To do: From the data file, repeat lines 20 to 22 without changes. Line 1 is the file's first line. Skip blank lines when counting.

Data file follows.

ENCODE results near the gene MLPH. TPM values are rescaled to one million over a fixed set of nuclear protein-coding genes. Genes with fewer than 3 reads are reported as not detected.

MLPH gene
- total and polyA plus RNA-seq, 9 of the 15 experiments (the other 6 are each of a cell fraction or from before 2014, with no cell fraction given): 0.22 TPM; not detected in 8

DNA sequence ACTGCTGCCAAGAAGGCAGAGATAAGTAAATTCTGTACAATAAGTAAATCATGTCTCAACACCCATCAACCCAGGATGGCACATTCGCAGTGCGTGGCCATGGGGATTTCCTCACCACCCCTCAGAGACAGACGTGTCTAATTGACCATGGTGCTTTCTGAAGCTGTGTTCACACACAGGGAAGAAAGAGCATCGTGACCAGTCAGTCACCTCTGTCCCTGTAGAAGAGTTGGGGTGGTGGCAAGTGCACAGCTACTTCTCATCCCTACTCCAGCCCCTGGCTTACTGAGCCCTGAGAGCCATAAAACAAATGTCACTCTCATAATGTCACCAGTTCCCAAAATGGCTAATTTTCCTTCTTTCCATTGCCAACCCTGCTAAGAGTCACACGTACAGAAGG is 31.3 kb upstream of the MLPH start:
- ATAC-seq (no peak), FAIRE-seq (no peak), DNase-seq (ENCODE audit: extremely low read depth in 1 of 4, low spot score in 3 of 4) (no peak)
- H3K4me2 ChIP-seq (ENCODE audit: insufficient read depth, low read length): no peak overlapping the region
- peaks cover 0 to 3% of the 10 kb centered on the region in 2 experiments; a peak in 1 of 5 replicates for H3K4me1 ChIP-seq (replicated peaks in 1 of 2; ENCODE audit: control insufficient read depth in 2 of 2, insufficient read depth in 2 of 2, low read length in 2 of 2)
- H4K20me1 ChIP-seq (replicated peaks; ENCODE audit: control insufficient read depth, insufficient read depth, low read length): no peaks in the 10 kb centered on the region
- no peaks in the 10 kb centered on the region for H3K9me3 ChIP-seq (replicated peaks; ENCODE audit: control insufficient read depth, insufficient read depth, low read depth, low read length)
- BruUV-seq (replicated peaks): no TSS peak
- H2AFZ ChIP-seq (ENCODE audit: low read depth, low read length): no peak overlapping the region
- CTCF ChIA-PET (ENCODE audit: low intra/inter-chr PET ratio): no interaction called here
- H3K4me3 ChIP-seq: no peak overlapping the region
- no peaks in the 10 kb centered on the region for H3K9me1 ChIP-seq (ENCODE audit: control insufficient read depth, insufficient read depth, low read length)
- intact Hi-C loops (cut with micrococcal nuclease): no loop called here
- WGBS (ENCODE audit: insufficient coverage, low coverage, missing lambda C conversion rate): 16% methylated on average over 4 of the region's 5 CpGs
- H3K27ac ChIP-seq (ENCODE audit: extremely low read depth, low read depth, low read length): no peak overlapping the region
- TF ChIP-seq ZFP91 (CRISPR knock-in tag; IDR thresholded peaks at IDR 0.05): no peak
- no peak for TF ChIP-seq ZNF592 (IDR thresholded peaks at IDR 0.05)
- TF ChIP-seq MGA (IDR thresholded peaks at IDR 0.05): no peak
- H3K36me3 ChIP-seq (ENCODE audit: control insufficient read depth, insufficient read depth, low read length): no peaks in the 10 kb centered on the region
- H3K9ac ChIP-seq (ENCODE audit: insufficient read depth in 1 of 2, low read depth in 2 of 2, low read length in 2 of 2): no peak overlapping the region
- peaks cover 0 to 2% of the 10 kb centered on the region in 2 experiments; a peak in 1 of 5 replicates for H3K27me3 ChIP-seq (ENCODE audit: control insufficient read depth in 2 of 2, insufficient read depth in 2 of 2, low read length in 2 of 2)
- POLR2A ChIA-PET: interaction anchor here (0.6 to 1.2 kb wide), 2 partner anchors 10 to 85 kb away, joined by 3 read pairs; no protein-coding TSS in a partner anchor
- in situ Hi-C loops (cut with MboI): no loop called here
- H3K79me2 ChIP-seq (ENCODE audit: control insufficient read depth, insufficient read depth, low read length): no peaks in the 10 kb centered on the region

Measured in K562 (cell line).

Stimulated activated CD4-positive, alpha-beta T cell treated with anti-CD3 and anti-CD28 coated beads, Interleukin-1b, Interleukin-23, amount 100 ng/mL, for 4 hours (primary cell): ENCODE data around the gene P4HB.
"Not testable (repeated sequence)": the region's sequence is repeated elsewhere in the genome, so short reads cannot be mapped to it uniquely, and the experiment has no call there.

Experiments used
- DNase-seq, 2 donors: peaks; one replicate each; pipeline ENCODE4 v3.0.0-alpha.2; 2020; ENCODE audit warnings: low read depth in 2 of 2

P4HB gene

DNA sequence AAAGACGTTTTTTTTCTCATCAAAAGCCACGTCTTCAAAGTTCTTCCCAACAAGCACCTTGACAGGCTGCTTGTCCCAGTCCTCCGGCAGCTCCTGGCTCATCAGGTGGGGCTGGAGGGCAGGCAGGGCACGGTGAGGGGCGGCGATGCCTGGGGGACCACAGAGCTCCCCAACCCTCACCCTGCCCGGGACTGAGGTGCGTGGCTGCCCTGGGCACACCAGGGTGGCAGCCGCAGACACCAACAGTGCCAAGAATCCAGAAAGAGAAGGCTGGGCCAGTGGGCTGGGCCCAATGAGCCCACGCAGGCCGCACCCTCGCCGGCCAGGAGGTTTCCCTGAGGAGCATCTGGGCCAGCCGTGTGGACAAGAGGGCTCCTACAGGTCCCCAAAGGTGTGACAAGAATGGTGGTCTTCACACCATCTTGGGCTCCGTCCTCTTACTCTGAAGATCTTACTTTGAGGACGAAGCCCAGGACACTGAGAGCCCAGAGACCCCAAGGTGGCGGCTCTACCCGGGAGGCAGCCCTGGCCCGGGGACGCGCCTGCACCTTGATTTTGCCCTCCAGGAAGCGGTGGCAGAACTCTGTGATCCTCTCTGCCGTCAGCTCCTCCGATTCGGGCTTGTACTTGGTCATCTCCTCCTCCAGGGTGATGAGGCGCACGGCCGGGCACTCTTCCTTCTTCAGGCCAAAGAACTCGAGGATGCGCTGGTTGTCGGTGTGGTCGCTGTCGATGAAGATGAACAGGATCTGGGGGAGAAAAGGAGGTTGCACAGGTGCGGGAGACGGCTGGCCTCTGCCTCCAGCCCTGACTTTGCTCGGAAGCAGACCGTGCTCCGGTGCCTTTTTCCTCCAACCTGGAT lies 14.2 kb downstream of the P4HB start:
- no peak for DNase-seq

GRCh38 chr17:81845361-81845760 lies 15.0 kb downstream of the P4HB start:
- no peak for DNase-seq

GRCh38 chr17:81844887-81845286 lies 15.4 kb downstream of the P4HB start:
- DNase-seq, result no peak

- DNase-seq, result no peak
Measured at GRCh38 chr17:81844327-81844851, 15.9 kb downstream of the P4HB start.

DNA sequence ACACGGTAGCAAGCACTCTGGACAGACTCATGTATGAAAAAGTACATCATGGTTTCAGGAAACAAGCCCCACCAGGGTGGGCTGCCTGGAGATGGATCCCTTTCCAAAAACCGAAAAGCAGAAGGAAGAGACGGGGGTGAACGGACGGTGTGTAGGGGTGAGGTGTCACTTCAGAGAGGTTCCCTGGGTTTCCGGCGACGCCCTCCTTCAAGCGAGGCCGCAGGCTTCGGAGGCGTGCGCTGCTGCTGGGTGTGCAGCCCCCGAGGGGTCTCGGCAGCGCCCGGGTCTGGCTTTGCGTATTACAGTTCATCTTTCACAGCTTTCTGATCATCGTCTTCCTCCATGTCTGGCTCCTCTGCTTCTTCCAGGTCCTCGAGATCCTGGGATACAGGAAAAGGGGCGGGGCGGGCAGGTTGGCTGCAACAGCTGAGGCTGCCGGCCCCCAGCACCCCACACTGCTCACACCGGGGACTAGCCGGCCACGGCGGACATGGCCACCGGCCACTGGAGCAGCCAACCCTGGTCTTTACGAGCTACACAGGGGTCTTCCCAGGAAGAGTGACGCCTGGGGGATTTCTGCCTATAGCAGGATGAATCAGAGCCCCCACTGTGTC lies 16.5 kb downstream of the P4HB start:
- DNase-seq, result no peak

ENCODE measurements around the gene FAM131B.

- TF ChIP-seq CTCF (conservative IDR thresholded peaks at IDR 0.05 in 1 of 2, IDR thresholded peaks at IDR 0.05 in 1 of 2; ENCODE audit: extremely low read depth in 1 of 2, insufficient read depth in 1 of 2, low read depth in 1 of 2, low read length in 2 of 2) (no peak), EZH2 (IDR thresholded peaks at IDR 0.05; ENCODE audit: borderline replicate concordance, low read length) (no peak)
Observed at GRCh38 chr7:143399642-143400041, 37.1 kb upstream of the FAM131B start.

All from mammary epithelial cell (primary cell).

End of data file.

- TF ChIP-seq MGA (IDR thresholded peaks at IDR 0.05): no peak
- H3K36me3 ChIP-seq (ENCODE audit: control insufficient read depth, insufficient read depth, low read length): no peaks in the 10 kb centered on the region
- H3K9ac ChIP-seq (ENCODE audit: insufficient read depth in 1 of 2, low read depth in 2 of 2, low read length in 2 of 2): no peak overlapping the region